Seven different binary (“high risk” vs. “low risk”) healthy lifestyle variables were created and used as independent variables. A physical activity variable was created from a question asking participants if they did any physical activities or exercises such as running, calisthenics, golf, gardening, or walking for exercise. Participants who reported “no” were considered “high risk” for physical activity. A smoking variable was created from questions asking participants if they smoked at least 100 cigarettes in their entire life and if they currently smoke every day, some days, or not at all. Participants reporting having ever smoked 100+ cigarettes and reporting currently smoking every day or some days were considered “high risk” for smoking. An alcohol consumption variable was created from questions asking participants how many days per week they consumed alcohol and how many drinks per occasion they consumed alcohol on average (in the previous 30 days). Participants who reported having more than 14 drinks per week (males) or who reported having more than 7 drinks per week (females) were considered “high risk” for alcohol consumption. A seatbelt use variable was created from a question asking participants how often they use seatbelts when in a car. Participants who reported anything less than “always” (i.e., “nearly always” to “never”) were considered “high risk” for seatbelt use. A dental visit variable was created from a question asking participants how long it had been since they last visited a dentist or a dental clinic for any reason. Participants who reported anything more than 12 months (1 year) were considered “high risk” for dental visit. A health insurance variable was created from a question asking participants if they had any kind of health care coverage. Participants who reported “no” were considered “high risk” for health insurance. A sleep quantity variable was created from a question asking participants how many hours of sleep they usually get in a 24-hour period. Participants who reported less than 7 hours were considered “high risk” for sleep quantity.

Nine different binary (“poor” vs. “good”) health status variables were created and used as a separate set of independent variables. Self-rated health was assessed from a question asking participants how they rate their health in general. Participants who reported “fair” or “poor” were considered “poor” for self-rated health status. The other health status variables were assessed from a series of questions asking participants if a doctor, nurse, or other health professional ever told them that they had any of the following. Participants who reported “yes” to either heart disease, stroke, cancer, lung disease, depression, arthritis, kidney disease, and diabetes were considered “poor” for that respective health status indicator. Study covariates included sex, age, race/ethnicity, income, education, marital status, and rural/urban status.

Statistical analyses included means, standard errors (SEs) and 95% confidence intervals (CIs) for BMI across each healthy lifestyle factor and health status indicator. Test for difference in means were employed using regression analysis t statistics. Multiple linear regression was used to estimate the mean BMI difference (unstandardized slope) for all independent variables in separate models as well as in one combined model. All multiple regression models were controlled for sex, age, race/ethnicity, income, education, marital status, and rural/urban status. Analyses were weighted to produce generalizations representative of noninstitutionalized adults in Montana. SAS version 9.4 and SPSS version 27 were used for all analyses 14, 15, 16, 17.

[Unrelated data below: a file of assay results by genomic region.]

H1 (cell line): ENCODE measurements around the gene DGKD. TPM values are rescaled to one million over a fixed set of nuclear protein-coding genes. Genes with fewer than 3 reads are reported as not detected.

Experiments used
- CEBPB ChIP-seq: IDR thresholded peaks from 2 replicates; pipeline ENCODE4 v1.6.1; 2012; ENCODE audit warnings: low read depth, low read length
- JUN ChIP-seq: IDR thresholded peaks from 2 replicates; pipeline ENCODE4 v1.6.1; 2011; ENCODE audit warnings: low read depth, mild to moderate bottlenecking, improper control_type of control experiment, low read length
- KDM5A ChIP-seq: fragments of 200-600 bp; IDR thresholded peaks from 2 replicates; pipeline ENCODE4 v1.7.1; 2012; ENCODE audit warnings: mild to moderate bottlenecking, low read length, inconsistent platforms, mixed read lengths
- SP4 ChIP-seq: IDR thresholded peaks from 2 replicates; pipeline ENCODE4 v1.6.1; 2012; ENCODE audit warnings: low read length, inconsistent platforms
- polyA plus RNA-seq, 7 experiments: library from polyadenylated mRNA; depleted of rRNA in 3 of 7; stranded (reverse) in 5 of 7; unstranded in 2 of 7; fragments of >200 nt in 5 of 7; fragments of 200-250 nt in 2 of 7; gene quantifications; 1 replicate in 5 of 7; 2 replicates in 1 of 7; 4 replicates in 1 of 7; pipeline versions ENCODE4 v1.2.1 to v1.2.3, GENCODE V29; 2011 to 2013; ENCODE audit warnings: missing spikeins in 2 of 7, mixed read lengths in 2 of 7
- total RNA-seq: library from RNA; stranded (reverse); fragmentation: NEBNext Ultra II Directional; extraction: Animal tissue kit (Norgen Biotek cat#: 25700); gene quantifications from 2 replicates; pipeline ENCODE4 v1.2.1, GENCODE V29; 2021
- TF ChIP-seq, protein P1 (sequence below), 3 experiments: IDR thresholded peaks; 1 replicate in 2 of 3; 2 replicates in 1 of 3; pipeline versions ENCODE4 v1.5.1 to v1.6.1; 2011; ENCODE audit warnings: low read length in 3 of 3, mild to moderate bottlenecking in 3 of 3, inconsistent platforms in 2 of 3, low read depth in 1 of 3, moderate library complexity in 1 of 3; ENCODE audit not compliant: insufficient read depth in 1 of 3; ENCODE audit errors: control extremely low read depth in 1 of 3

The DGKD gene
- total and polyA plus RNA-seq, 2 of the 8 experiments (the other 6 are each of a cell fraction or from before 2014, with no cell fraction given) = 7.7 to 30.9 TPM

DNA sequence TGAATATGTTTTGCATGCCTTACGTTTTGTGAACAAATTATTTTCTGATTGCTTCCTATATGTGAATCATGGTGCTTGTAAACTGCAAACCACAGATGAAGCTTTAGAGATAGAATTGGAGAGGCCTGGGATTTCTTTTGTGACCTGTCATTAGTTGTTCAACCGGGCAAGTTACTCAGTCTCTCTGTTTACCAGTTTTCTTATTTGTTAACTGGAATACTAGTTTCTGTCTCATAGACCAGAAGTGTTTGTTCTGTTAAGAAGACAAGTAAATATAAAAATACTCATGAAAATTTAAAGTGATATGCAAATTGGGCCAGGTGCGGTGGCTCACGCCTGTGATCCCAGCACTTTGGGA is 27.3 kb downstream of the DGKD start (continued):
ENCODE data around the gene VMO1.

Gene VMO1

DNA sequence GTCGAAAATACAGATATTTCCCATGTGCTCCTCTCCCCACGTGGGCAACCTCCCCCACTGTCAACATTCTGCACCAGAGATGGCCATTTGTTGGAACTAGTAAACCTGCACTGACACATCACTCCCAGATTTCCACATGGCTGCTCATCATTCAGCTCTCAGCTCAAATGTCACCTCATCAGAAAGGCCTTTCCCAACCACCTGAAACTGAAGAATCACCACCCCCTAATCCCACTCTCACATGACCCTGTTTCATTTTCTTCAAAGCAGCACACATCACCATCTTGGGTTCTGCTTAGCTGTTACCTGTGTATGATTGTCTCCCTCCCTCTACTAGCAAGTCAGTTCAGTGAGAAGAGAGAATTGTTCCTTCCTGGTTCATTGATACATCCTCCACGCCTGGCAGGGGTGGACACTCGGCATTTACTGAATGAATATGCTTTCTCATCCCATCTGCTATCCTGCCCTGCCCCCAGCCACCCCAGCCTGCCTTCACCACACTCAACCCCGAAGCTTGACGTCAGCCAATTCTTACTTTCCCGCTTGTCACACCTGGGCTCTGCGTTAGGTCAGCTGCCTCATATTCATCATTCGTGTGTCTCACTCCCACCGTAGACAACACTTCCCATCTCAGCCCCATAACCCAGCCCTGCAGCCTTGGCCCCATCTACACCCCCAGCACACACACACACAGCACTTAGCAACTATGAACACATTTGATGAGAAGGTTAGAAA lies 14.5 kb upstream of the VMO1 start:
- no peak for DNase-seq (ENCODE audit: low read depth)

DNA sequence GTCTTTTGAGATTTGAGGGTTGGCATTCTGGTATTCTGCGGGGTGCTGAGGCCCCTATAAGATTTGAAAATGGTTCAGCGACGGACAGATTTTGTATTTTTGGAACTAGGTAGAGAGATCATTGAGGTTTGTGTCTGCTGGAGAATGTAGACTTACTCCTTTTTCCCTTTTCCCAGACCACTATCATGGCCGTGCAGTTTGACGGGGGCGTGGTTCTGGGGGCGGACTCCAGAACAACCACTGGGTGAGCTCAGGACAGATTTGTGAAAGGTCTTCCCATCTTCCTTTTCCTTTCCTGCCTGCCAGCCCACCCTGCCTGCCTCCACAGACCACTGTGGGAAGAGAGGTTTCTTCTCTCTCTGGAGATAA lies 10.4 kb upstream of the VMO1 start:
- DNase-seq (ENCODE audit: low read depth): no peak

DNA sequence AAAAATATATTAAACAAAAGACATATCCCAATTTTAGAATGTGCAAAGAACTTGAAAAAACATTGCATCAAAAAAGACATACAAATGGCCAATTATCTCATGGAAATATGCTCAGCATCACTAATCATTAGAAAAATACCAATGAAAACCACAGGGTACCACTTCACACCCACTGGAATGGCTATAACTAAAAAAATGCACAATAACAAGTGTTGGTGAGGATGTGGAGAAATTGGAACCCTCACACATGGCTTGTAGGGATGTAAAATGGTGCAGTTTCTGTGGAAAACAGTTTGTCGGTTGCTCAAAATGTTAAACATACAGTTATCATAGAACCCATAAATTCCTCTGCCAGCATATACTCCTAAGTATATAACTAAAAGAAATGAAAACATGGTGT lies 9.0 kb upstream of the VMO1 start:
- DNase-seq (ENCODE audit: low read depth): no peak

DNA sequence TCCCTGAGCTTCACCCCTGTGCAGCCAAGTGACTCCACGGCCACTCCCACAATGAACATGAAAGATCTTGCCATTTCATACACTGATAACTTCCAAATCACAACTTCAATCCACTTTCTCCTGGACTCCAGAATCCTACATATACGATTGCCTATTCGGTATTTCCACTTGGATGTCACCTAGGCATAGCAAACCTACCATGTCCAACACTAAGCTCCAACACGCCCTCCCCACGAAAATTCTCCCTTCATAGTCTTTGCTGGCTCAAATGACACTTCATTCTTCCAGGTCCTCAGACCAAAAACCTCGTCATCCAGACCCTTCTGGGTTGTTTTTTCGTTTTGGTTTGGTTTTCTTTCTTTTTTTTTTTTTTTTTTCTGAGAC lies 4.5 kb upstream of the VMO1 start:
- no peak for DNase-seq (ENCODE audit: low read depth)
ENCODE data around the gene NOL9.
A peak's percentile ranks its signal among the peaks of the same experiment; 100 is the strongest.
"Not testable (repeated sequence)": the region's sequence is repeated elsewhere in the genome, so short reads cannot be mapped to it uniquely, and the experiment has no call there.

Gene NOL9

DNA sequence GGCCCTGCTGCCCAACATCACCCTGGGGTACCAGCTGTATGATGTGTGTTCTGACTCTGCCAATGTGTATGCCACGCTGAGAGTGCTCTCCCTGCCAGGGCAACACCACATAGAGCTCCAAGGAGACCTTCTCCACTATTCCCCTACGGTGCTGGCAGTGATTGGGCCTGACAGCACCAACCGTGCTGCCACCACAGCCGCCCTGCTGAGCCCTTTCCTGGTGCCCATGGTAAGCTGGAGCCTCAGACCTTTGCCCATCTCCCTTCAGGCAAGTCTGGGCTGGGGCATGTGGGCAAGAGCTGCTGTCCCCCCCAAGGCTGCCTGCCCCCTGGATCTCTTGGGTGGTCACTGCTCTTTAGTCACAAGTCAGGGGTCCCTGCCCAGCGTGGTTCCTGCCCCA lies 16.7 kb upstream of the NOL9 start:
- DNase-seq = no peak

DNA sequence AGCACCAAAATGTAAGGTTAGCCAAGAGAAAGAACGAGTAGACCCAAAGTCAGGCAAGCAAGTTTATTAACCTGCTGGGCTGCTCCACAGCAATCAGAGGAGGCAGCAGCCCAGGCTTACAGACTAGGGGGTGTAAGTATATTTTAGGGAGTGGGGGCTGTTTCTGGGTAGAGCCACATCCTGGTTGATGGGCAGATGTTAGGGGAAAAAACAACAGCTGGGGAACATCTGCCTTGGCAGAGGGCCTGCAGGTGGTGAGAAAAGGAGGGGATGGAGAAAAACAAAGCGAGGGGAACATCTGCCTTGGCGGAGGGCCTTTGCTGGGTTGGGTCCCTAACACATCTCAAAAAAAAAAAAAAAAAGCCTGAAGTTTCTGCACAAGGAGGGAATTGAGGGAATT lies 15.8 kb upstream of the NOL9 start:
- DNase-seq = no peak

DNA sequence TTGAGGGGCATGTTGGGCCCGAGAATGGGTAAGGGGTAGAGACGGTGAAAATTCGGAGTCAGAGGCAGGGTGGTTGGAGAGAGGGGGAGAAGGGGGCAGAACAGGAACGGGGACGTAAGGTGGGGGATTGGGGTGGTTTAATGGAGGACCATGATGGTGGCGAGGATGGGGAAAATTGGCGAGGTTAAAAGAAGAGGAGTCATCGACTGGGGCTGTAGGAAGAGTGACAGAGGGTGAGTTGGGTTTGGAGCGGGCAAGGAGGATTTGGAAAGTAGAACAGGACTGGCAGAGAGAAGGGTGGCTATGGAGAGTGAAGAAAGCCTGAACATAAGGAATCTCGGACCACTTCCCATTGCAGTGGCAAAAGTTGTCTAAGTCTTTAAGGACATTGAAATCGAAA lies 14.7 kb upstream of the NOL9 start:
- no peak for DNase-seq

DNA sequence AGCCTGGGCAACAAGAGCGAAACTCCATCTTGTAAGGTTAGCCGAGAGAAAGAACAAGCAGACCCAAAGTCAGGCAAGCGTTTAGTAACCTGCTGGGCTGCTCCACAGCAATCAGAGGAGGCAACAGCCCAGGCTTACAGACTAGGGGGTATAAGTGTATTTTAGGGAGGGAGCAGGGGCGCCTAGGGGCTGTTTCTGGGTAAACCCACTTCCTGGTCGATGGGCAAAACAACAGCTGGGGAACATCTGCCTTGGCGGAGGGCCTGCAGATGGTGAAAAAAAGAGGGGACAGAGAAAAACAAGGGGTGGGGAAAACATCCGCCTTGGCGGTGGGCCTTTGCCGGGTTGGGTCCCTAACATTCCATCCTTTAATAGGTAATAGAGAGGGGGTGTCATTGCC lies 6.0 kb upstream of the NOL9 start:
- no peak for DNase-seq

3. Results

A total of N = 5,852 participants had complete BMI data and pairwise deletion was used for all analyses. Table 1 contains BMI comparisons of “high risk” versus “low risk” healthy lifestyle factors. These data indicate significant mean BMI difference for all healthy lifestyle factors except health insurance. Specifically, high risk physical activity, seatbelt use, dental visit, and sleep quantity had significantly greater mean BMI, compared to low risk counterparts. While high risk smoking and alcohol consumption each had significantly lower mean BMI, compared to their low risk counterparts. Table 2 contains BMI comparisons of “poor” versus “good” health status indicators. These data show significant mean BMI difference for all health status indicators except cancer. Furthermore, all poor health status groups had significantly greater mean BMI, compared to their low risk counterparts.

Table 3 contains multiple linear regression analyses for BMI regressed on separate and combined healthy lifestyle factors. The fully adjusted combined healthy lifestyles model showed high risk of physical activity (slope (b) = 1.72 kg/m2), seatbelt use (b = 1.04 kg/m2), and sleep quantity (b = 0.92 kg/m2) directly related and smoking (b = -2.14 kg/m2) and alcohol consumption (b = -0.81 kg/m2) indirectly related to BMI (all ps < .05). The healthy lifestyle factors of visiting a dentist and health insurance did not independently influence BMI. Table 4 contains multiple linear regression analyses for BMI regressed on separate and combined health status indicators. The fully adjusted combined health status model showed poor health status for self-rated health (b = 1.84 kg/m2), depression (b = 1.54 kg/m2), arthritis (b = 1.02 kg/m2), and diabetes (b = 3.28 kg/m2) directly related to BMI (all ps < .05). The health status indicators of heart disease, stroke, cancer, and lung disease did not independently influence BMI.